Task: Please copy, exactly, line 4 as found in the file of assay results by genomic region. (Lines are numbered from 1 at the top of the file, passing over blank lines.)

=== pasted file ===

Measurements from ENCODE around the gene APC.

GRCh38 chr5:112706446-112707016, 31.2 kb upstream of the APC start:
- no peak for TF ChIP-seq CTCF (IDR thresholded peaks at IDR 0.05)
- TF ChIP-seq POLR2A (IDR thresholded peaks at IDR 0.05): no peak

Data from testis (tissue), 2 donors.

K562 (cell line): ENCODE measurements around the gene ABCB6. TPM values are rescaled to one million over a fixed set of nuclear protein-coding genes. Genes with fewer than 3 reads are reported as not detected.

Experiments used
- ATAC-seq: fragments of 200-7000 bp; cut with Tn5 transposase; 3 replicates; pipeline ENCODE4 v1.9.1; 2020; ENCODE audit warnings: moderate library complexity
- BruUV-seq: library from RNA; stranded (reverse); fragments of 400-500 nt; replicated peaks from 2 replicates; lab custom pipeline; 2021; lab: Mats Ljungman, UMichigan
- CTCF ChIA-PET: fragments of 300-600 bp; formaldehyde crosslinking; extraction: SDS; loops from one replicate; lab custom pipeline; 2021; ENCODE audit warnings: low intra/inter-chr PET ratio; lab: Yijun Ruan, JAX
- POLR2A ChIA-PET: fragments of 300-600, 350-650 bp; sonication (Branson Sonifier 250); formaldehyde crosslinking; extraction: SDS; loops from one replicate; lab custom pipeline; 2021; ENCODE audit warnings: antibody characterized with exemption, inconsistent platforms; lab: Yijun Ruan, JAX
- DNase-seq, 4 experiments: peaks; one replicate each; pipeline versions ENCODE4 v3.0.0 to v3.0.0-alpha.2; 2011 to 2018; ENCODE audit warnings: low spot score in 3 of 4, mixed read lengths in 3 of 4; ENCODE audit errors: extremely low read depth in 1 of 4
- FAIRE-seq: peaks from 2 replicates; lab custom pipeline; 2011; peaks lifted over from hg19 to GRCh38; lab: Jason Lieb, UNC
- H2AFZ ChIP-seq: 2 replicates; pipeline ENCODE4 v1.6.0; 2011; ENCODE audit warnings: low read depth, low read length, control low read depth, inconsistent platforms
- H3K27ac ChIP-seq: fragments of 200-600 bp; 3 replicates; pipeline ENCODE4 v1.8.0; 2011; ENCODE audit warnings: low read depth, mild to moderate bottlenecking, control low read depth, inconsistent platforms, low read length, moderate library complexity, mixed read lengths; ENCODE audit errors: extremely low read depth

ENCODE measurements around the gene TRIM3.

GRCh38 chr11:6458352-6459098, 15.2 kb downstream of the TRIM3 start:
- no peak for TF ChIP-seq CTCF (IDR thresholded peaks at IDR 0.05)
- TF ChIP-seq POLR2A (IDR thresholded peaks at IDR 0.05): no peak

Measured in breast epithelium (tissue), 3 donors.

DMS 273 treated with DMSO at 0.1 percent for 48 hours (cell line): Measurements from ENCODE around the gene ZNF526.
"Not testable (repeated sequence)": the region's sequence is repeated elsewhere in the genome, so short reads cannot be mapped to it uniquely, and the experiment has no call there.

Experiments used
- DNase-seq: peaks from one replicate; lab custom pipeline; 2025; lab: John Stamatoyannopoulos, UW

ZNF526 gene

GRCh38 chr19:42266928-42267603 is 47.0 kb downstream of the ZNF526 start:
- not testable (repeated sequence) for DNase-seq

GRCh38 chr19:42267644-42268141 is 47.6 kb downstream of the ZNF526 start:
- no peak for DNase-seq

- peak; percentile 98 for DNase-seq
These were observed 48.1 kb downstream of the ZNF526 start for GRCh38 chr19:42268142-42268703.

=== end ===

- TF ChIP-seq POLR2A (IDR thresholded peaks at IDR 0.05): no peak